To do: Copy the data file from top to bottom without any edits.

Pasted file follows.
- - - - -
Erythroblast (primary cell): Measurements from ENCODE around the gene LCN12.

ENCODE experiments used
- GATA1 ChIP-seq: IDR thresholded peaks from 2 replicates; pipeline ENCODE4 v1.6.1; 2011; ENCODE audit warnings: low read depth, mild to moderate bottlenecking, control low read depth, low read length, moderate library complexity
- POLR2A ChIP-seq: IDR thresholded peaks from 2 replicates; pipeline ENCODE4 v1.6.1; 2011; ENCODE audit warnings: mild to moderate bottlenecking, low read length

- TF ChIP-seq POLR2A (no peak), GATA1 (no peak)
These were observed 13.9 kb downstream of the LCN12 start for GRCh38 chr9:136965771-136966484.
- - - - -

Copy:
Erythroblast (primary cell): Measurements from ENCODE around the gene LCN12.

ENCODE experiments used
- GATA1 ChIP-seq: IDR thresholded peaks from 2 replicates; pipeline ENCODE4 v1.6.1; 2011; ENCODE audit warnings: low read depth, mild to moderate bottlenecking, control low read depth, low read length, moderate library complexity
- POLR2A ChIP-seq: IDR thresholded peaks from 2 replicates; pipeline ENCODE4 v1.6.1; 2011; ENCODE audit warnings: mild to moderate bottlenecking, low read length

- TF ChIP-seq POLR2A (no peak), GATA1 (no peak)
These were observed 13.9 kb downstream of the LCN12 start for GRCh38 chr9:136965771-136966484.